As a parent, there comes a time when you must allow (or demand) your children to take responsibility for their actions.
Welcome to raising a teen.
Didn’t do your schoolwork? Not my problem.
Slept in and missed breakfast? Not my problem.
Forgot your permission slip at home? Not my problem.
Rather than view this as a lack of parenting, I call it parenting with intention, as we work to build necessary life skills in our kids.
How do we raise competent adults if we’re always doing everything for our kids?
Here are 6 things you need to stop doing for your teen this year…
1. WAKING THEM UP (they have an alarm)
Your teen has an alarm clock. Quit doing its job. Starting around middle school your child should be equipped with the tools (and discipline) to get themselves out of bed in the morning. There are inevitably going to be days s/he will come racing out with only a few minutes to spare before they have to be out the door, but they’ll learn the snooze button no longer feels luxurious when it’s caused you to miss breakfast.
For parents that love waking your teens up in the morning, please stop. It’s your job to raise well-functioning adults capable of putting feet to floor ON TIME without requiring you to be present.
2. MAKING BREAKFAST / PACKING LUNCH
Your job is to make sure there is food in the house so that your teen can eat breakfast and pack a lunch.
How do you know if they’re eating a well-balanced lunch? You don’t.
You know what you have “in stock” and it’s on them to pack up what they feel is a good lunch. It will only be a few short years and you will have no idea what they are eating for any of their meals away at college. Start practicing now.
3. DELIVERING FORGOTTEN ITEMS
Parents know this one all too well. You’re halfway on your commute to school, and Lisa has forgotten her chemistry homework. You’ve just gotten to work, and Randy texts that he left his gym shoes at home.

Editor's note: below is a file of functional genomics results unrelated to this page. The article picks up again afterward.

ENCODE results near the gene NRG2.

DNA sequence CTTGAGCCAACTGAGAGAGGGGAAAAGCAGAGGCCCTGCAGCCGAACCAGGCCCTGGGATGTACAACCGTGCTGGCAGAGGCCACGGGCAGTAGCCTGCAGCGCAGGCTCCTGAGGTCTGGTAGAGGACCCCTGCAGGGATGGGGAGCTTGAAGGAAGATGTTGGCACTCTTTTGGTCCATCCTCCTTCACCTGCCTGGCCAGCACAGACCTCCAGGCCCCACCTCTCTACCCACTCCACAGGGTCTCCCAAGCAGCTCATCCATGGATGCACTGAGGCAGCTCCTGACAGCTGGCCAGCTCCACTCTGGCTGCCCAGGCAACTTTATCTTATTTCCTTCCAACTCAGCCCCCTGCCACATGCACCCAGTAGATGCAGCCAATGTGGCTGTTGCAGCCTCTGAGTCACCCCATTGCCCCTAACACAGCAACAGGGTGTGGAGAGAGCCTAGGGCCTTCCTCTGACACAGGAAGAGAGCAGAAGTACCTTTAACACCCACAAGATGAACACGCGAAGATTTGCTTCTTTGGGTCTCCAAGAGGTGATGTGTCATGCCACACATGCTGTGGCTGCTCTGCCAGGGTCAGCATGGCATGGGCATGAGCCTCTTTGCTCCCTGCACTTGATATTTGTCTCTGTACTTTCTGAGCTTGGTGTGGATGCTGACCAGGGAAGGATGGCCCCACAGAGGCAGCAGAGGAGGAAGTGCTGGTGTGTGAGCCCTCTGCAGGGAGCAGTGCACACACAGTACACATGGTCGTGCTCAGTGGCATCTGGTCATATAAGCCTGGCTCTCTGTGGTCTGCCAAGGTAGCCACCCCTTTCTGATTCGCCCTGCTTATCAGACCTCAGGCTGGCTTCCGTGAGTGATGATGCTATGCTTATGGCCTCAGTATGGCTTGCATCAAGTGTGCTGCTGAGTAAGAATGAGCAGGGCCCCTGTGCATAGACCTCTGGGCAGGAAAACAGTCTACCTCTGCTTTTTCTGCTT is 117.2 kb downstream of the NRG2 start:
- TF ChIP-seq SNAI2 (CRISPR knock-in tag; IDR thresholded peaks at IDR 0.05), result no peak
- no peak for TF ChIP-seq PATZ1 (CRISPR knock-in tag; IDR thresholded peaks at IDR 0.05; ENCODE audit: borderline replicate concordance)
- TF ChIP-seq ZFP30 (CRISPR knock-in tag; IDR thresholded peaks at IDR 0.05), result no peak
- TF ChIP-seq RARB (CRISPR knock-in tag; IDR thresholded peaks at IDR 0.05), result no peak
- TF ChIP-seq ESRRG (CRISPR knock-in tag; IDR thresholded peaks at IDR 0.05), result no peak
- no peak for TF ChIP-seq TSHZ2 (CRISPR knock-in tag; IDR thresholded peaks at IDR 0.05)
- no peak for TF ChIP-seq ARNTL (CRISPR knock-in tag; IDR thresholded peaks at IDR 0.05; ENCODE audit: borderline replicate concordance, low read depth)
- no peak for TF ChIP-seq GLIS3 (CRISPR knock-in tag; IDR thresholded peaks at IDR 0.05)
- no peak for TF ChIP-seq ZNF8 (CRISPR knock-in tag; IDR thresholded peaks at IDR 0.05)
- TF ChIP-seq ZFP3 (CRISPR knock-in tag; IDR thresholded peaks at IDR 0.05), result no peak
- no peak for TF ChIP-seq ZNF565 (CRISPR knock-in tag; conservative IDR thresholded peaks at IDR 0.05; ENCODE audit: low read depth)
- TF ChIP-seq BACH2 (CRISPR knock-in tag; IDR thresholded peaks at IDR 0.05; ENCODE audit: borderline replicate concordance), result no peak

But, after the first couple times, not your problem. If there are no consequences for them absentmindedly fumbling through their morning with no regard for what’s in their backpack, then how’re they ever going to learn to “take inventory” before they leave the house?
Parents – don’t miss opportunities to provide natural consequences for your teens. Forget something? Feel the pain of that. Often times, this also allows kids to see that you can make it through the day without a mistake consuming you.
4. DOING ALL OF THEIR LAUNDRY
“Did YOU wash my jeans?
This response always backfires on the teen who forgets that they, too, know how to do laundry. Every once in awhile a child needs a healthy reminder that their parents do not work for them.
Develop a system – maybe you do the washing and they put clothes away. Or perhaps they each have their own laundry day and can handle the task from start to finish. Whatever it is – make sure they’re involved. You’re not doing yourself any favors by having your college aged kids bringing home their laundry on the weekends because they never had to do it themselves.
5. FIGHTING THEIR BATTLES
If your child has a problem with a teacher or coach, it’s their responsibility to take charge. There is no way that you, as a parent, should be emailing a coach or teacher about something that should be resolved between the authority figure and your child.
Don’t be that over involved parent. Teach your child that if something is important enough to him, then he needs to learn how to handle the issue himself or at least ask your advice how to best proceed.
6. MAKING THEIR PROCRASTINATION YOUR EMERGENCY
School projects do not get assigned the night before they are due. Therefore, the notion that parents should run out and pick up materials at the last minute to get a project finished for their capable teen is absurd.
In order to prevent this, you may want to keep poster boards and general materials on hand for the procrastinating child, but, DON’T race to Hobby Land for your kid who hasn’t taken time to plan.
This is a good topic to talk about in weekly family meetings. Does anyone have projects coming up that they’re going to need supplies for so that I can pick them up at my convenience this week?
If your parenting goal is to raise competent adults then work on areas where your teen needs to stand on their own two feet.
We know this is your baby and it’s hard to let go, but there’s a peace of mind that comes with knowing you’ve adequately prepared them for the world outside your home.
Take a step back. Let them fail. Watch them succeed. And know it’s all a part of their journey.
Parenting with intent.
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